But, since neither of these was available, a benignant Providence provided him with friends entirely to his taste. For the great brown hound, Punch, was surely, despite the name men had given him, a nobleman by birth and breeding. Powerful and beautifully made, the sight of his long lithe bounds, as he quartered the cliff-sides in silent chase of fowl and fur, was a thing to rejoice in; so exquisite in its tireless grace, so perfect in its unconscious exhibition of power and restraint. For the brown dog never gave tongue, and he never killed. He chased for the keen enjoyment of the chase, and no man had ever heard him speak.
He was the first dumb dog Graeme had ever come across, and the pathetic yearning in his solemn brown eyes was full of infinite appeal to one who suffered also from an unforgettable loss. He answered to his name with a dignified appreciation of its incongruity, and the tail-less white terrier, more appropriately, to that of Scamp.
They were on the very best of terms, these two friends of his, possibly because of their absolute unlikeness,—Punch, large, solemn, imperturbable, with a beautifully-curved slow-waving tail and no voice; Scamp, a bundle of wriggling nerves moved by electricity, with a sharp excited bark and not even the stump of a tail. When he needed to wag he wagged the whole of his body behind his front legs.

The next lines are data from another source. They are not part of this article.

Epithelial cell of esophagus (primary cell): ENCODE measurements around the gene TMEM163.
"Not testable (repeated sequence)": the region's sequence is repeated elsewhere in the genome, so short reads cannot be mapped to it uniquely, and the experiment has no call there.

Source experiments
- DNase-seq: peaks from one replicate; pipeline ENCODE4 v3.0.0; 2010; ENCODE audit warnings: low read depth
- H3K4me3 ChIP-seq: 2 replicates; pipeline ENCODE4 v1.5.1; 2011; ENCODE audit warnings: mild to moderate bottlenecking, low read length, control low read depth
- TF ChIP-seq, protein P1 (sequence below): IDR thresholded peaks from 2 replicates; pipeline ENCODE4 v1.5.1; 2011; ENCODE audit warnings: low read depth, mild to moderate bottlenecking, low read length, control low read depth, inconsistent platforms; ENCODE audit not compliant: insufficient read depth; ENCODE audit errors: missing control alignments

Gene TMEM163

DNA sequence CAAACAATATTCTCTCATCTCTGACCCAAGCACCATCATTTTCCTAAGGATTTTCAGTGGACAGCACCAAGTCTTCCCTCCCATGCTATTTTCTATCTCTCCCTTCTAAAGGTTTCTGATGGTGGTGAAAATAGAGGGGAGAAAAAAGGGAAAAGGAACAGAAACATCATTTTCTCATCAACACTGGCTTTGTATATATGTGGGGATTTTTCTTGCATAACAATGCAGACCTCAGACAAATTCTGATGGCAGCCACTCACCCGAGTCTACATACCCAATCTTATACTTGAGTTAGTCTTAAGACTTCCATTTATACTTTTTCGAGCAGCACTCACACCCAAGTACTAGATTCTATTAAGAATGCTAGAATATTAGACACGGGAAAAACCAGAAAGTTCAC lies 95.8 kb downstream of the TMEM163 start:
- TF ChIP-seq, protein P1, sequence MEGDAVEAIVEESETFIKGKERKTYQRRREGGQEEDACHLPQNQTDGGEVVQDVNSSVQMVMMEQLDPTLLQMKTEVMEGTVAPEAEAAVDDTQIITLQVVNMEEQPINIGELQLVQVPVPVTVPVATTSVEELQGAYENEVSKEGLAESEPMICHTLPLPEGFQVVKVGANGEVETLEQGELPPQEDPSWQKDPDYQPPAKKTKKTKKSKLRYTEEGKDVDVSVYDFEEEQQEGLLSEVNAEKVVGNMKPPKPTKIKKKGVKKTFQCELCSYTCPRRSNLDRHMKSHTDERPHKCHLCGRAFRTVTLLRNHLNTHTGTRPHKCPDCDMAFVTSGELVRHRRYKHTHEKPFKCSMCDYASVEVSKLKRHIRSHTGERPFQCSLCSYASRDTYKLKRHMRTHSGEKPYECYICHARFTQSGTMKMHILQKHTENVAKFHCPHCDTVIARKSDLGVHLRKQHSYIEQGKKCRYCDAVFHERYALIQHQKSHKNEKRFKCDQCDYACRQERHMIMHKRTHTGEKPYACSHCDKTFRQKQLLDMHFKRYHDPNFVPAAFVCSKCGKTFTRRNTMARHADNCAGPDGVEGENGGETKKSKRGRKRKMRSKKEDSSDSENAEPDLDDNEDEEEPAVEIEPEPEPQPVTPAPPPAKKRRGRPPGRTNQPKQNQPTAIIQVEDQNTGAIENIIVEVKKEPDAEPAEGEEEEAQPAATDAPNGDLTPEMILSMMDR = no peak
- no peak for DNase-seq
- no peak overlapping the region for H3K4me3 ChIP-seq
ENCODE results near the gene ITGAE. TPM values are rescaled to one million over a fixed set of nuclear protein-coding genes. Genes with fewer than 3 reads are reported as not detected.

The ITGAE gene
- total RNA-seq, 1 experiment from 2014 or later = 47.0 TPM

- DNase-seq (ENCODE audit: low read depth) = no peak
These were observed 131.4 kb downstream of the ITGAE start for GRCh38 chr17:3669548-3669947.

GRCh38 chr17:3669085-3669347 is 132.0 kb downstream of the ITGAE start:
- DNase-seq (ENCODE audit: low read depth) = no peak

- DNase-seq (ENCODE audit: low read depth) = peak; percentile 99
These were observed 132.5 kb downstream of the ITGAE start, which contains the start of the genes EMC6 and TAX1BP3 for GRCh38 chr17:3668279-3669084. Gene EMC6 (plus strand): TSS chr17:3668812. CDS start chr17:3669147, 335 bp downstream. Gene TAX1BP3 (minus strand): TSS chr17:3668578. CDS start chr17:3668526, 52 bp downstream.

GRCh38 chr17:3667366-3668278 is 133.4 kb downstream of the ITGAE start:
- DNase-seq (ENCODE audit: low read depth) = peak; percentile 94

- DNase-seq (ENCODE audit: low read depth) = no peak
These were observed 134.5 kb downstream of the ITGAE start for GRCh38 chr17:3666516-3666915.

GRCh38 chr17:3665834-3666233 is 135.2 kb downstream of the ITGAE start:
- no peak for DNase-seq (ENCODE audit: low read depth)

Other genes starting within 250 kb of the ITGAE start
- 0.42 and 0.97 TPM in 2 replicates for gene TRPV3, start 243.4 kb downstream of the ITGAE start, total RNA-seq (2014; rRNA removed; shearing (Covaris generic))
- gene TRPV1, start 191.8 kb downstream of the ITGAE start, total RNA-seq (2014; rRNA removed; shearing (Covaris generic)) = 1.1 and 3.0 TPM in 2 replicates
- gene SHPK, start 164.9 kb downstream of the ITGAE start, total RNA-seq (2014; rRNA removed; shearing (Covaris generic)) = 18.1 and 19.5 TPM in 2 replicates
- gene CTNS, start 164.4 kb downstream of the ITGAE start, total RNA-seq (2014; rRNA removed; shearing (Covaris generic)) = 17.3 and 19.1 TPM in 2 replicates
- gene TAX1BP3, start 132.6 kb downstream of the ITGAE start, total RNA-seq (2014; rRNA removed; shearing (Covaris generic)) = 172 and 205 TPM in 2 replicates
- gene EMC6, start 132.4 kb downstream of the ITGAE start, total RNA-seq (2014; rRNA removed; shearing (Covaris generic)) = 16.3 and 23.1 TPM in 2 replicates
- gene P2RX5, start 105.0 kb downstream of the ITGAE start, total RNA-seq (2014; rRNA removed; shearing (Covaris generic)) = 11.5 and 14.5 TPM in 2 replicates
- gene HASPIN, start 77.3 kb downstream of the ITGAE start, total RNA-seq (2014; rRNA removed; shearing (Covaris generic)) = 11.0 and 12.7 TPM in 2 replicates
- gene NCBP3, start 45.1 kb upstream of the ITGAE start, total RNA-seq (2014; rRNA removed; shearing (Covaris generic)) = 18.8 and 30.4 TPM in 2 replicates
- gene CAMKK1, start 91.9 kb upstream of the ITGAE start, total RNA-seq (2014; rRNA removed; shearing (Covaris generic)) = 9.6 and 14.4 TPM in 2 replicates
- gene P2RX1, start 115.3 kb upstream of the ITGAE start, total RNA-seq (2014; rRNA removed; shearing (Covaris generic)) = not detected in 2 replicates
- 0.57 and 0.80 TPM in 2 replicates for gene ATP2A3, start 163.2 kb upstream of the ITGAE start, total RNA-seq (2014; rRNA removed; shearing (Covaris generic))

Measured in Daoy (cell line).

These two were sitting watching him expectantly as Mrs. Carre brought in his dinner that first day, and she instantly ordered them out.
Punch rose at once, cast one look of grave appeal at Graeme, as who would say—“Sorry to leave you, but this is the kind of thing I have to put up with,”—and walked slowly away. Scamp grovelled flat and crawled to the door like a long hairy caterpillar.
“Oh, let them stop,” said Graeme. “I like them by me,” and the culprits turned hopefully with pricked ears and anxious faces.
“Mais non! They are troublesome beasts. Allez, Ponch! Allez, Scamp! A couche!”—and their heads and ears drooped and they slunk away.
But, presently, there came a rustling at the wide-open window which gave on to the field at the back, and Graeme laughed out—and he had not smiled for days—at sight of two deprecatingly anxious faces looking in upon him,—a solemn brown one with black spots above the eloquent grave eyes, and a roguish white one with pink blemishes on a twisting black nose. And while the large brown face loomed steadily above two powerful front paws, the small white face only appeared at intervals as the nervous little body below flung it up to the sill in a series of spasmodic leaps.
“We would esteem it a very great favour, if you are quite sure it would not inconvenience you,” said Punch, as plain as speech.
“Do, do, do, do, do give us leave!” signalled Scamp, with every twist of his quivering nose, and every gleam of his glancing eyes, and every hair on end.